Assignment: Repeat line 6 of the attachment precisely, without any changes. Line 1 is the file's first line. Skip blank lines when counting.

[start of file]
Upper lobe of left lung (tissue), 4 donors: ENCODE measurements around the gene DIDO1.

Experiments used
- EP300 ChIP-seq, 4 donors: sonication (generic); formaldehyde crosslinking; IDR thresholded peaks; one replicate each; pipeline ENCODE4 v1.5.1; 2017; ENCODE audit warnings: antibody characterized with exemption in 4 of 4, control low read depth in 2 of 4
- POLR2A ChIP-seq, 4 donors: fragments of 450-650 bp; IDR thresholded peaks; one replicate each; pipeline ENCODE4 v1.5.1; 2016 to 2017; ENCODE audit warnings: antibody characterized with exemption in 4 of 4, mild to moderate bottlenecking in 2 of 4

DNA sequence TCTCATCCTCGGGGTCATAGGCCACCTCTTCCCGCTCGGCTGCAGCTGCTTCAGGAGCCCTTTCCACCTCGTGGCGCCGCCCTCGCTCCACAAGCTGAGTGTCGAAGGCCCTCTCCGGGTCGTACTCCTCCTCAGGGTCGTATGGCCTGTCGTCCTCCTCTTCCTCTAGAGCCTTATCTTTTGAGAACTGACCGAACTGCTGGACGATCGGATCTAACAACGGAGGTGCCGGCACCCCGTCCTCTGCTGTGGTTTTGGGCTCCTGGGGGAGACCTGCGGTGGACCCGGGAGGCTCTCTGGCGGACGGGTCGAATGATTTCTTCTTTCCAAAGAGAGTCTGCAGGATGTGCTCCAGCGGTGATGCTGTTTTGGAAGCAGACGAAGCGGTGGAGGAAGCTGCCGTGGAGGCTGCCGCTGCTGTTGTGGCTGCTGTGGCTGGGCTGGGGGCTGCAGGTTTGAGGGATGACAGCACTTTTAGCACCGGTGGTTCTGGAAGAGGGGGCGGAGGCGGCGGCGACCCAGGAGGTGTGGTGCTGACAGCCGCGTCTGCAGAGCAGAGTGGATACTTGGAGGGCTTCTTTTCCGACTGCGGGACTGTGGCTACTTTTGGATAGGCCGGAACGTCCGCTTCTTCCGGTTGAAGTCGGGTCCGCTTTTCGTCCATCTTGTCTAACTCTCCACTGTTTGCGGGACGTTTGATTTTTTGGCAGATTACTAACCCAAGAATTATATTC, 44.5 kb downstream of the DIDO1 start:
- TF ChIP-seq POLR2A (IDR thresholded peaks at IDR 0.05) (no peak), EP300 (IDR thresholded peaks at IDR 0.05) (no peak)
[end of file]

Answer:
- TF ChIP-seq POLR2A (IDR thresholded peaks at IDR 0.05) (no peak), EP300 (IDR thresholded peaks at IDR 0.05) (no peak)